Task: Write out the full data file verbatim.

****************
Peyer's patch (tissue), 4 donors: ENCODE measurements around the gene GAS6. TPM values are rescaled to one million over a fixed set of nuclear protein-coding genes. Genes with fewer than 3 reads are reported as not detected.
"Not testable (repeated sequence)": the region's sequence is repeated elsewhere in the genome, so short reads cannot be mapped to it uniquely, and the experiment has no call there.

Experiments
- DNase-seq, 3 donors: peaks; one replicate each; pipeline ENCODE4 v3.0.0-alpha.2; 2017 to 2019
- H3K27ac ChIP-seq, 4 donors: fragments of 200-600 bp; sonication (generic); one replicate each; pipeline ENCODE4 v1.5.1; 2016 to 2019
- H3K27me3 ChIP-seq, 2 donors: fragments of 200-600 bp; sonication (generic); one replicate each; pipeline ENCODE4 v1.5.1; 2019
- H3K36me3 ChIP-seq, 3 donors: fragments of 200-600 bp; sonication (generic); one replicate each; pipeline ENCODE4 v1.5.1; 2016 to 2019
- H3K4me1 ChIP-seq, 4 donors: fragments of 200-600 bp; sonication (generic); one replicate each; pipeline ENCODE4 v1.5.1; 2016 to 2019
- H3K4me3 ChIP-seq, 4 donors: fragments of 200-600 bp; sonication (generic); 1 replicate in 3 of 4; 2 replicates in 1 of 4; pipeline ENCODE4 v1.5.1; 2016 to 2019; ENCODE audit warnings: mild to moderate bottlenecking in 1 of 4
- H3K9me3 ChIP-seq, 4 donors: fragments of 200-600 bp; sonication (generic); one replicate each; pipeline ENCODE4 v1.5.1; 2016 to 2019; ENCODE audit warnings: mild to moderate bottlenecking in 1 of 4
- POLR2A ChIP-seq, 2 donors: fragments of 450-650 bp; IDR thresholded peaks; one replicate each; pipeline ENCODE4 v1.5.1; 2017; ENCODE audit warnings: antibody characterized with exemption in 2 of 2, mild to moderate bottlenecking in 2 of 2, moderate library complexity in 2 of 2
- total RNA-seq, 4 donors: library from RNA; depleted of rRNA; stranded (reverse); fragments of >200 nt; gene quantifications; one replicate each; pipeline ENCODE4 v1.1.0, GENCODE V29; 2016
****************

Peyer's patch (tissue), 4 donors: ENCODE measurements around the gene GAS6. TPM values are rescaled to one million over a fixed set of nuclear protein-coding genes. Genes with fewer than 3 reads are reported as not detected.
"Not testable (repeated sequence)": the region's sequence is repeated elsewhere in the genome, so short reads cannot be mapped to it uniquely, and the experiment has no call there.

Experiments
- DNase-seq, 3 donors: peaks; one replicate each; pipeline ENCODE4 v3.0.0-alpha.2; 2017 to 2019
- H3K27ac ChIP-seq, 4 donors: fragments of 200-600 bp; sonication (generic); one replicate each; pipeline ENCODE4 v1.5.1; 2016 to 2019
- H3K27me3 ChIP-seq, 2 donors: fragments of 200-600 bp; sonication (generic); one replicate each; pipeline ENCODE4 v1.5.1; 2019
- H3K36me3 ChIP-seq, 3 donors: fragments of 200-600 bp; sonication (generic); one replicate each; pipeline ENCODE4 v1.5.1; 2016 to 2019
- H3K4me1 ChIP-seq, 4 donors: fragments of 200-600 bp; sonication (generic); one replicate each; pipeline ENCODE4 v1.5.1; 2016 to 2019
- H3K4me3 ChIP-seq, 4 donors: fragments of 200-600 bp; sonication (generic); 1 replicate in 3 of 4; 2 replicates in 1 of 4; pipeline ENCODE4 v1.5.1; 2016 to 2019; ENCODE audit warnings: mild to moderate bottlenecking in 1 of 4
- H3K9me3 ChIP-seq, 4 donors: fragments of 200-600 bp; sonication (generic); one replicate each; pipeline ENCODE4 v1.5.1; 2016 to 2019; ENCODE audit warnings: mild to moderate bottlenecking in 1 of 4
- POLR2A ChIP-seq, 2 donors: fragments of 450-650 bp; IDR thresholded peaks; one replicate each; pipeline ENCODE4 v1.5.1; 2017; ENCODE audit warnings: antibody characterized with exemption in 2 of 2, mild to moderate bottlenecking in 2 of 2, moderate library complexity in 2 of 2
- total RNA-seq, 4 donors: library from RNA; depleted of rRNA; stranded (reverse); fragments of >200 nt; gene quantifications; one replicate each; pipeline ENCODE4 v1.1.0, GENCODE V29; 2016